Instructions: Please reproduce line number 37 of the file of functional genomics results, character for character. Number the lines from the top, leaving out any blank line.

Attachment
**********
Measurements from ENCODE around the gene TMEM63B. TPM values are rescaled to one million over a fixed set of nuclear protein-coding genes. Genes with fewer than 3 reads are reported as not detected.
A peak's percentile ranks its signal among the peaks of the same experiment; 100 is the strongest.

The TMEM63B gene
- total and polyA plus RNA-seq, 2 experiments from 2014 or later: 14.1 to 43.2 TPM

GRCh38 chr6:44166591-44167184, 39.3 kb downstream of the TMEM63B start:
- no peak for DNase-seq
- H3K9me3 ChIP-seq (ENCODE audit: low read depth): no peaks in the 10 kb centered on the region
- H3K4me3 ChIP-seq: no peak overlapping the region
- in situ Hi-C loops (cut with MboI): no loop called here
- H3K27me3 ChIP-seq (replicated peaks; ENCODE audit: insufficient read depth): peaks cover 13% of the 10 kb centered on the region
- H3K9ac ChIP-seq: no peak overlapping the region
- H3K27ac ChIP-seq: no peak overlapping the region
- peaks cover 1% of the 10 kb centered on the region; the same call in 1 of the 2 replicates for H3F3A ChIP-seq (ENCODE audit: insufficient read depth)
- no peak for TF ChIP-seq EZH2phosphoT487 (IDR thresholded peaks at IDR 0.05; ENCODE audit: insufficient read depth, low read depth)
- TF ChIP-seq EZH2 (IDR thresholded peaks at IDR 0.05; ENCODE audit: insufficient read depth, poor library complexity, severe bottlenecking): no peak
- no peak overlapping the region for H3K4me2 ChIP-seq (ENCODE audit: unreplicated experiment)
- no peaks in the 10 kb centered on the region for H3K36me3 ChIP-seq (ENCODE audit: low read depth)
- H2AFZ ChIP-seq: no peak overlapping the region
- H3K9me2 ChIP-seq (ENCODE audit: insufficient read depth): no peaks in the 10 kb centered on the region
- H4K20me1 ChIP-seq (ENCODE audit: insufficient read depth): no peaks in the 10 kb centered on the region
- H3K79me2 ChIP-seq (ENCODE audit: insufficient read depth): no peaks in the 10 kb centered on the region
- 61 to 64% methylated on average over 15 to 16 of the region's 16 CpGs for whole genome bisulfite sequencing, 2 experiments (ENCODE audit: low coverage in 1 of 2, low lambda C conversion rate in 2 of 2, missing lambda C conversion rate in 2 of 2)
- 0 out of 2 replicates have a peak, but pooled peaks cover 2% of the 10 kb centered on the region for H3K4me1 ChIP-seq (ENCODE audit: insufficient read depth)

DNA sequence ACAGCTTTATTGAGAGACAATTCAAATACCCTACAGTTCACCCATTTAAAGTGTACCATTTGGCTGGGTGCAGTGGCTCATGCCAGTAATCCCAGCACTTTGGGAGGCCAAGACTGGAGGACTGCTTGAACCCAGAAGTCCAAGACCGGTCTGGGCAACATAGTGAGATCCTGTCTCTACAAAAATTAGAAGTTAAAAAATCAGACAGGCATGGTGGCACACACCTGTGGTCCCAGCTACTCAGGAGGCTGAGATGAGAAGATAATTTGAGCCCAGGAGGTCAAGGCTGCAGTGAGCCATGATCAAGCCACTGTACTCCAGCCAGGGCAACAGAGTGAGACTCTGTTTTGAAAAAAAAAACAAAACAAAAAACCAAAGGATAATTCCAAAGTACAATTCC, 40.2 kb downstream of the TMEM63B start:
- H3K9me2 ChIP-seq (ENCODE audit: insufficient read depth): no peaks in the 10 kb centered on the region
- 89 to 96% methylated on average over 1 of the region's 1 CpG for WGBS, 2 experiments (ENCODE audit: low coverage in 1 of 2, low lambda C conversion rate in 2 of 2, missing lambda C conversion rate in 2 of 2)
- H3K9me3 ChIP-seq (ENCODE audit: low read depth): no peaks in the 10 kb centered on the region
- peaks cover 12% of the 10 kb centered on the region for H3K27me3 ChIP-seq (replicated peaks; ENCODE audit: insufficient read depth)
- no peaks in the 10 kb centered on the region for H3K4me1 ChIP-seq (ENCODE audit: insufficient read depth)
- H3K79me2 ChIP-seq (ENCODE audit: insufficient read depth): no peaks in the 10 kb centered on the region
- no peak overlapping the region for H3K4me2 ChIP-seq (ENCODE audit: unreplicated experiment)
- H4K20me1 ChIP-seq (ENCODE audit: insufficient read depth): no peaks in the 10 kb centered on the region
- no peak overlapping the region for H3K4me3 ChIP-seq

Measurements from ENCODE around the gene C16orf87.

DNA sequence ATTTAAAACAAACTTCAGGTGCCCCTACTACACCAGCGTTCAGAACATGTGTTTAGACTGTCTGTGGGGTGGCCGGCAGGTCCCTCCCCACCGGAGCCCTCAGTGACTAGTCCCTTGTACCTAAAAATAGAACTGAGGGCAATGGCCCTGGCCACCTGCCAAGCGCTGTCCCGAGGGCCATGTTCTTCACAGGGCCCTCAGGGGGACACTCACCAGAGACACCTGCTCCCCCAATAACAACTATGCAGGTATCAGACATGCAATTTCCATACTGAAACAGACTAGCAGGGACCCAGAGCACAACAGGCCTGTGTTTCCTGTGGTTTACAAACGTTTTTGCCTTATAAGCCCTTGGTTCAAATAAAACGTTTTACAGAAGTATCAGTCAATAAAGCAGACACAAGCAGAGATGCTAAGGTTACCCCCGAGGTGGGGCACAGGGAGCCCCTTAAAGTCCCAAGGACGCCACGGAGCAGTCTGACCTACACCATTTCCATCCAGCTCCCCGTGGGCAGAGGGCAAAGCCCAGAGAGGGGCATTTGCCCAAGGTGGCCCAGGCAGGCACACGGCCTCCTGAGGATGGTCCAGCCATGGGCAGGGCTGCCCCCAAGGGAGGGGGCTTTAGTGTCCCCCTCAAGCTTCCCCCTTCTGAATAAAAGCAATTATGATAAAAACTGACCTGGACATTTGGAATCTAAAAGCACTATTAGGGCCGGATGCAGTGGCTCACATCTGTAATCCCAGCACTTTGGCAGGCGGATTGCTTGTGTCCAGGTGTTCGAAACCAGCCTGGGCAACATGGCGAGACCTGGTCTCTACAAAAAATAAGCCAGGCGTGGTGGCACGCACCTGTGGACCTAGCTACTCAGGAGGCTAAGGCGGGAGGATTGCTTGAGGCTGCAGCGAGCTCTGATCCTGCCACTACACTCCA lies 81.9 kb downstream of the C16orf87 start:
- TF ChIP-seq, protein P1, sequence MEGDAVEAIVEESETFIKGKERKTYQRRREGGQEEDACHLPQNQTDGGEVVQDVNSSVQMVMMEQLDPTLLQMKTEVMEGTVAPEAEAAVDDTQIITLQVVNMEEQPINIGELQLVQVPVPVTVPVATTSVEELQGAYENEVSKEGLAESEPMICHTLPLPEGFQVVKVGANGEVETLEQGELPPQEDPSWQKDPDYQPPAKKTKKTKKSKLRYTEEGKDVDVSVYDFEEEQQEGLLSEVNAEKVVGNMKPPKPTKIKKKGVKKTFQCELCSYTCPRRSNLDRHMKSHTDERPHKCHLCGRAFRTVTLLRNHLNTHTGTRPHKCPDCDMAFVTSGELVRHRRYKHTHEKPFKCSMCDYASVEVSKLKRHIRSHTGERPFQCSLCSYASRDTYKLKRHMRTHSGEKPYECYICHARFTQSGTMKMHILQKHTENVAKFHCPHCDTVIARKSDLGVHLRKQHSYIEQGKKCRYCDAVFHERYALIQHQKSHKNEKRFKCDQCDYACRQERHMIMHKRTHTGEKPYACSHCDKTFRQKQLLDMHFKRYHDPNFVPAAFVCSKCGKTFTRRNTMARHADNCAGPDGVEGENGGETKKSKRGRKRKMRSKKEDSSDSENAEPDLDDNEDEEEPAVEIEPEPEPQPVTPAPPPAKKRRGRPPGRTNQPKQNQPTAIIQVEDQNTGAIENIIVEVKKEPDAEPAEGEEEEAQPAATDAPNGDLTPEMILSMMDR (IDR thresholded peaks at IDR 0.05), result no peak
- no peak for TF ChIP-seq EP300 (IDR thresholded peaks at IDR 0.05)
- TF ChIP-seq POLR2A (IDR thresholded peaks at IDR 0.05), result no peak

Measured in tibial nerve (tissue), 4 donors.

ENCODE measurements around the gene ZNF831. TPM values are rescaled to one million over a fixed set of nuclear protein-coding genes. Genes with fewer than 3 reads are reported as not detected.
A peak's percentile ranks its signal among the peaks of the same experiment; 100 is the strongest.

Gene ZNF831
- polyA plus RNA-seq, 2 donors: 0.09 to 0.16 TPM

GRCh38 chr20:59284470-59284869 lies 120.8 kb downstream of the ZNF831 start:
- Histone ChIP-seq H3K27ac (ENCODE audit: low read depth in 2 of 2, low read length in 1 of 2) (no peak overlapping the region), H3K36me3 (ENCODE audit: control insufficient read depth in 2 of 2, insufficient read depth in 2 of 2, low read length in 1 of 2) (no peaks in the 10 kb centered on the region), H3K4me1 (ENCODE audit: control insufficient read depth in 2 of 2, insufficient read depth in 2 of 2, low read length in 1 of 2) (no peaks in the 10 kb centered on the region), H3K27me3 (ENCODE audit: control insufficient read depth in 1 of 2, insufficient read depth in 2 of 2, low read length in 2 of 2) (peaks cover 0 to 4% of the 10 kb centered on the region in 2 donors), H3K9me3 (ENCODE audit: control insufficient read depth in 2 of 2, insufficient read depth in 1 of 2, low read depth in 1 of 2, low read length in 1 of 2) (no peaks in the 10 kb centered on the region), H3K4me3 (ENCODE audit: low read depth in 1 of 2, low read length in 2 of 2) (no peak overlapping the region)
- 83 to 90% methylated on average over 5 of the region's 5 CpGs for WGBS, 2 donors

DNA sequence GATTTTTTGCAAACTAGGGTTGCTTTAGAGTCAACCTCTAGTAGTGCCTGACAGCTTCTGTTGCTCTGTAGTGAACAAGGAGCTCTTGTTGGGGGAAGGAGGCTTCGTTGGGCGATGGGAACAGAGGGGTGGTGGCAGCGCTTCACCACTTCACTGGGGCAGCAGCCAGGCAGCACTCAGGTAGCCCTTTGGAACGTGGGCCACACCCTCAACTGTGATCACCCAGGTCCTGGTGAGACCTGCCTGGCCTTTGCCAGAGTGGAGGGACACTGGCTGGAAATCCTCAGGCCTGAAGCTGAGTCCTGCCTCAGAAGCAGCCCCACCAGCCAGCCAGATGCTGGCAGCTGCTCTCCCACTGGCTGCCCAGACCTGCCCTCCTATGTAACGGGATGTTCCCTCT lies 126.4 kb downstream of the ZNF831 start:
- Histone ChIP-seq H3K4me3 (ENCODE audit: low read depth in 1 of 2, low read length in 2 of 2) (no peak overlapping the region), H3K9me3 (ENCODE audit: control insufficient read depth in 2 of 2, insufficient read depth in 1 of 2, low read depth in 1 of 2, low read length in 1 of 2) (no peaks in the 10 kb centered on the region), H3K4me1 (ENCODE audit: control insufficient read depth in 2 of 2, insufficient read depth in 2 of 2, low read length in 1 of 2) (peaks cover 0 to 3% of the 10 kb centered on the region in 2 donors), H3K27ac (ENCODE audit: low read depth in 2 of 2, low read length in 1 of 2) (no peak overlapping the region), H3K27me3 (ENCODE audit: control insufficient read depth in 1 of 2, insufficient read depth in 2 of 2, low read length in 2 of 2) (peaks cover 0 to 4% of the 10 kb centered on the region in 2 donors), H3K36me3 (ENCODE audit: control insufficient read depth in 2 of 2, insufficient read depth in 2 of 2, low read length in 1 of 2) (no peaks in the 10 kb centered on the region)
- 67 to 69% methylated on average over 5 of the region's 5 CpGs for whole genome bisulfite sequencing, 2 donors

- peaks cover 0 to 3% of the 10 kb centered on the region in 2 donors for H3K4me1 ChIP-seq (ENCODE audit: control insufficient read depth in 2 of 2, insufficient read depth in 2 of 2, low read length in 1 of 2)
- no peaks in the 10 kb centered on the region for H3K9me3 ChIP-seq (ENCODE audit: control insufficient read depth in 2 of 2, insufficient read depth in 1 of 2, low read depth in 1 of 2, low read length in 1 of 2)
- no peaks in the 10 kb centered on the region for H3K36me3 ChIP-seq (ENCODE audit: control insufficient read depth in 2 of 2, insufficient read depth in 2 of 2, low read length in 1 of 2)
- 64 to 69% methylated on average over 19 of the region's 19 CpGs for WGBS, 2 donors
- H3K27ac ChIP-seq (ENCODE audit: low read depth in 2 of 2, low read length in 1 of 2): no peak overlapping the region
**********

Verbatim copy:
- no peak for TF ChIP-seq EP300 (IDR thresholded peaks at IDR 0.05)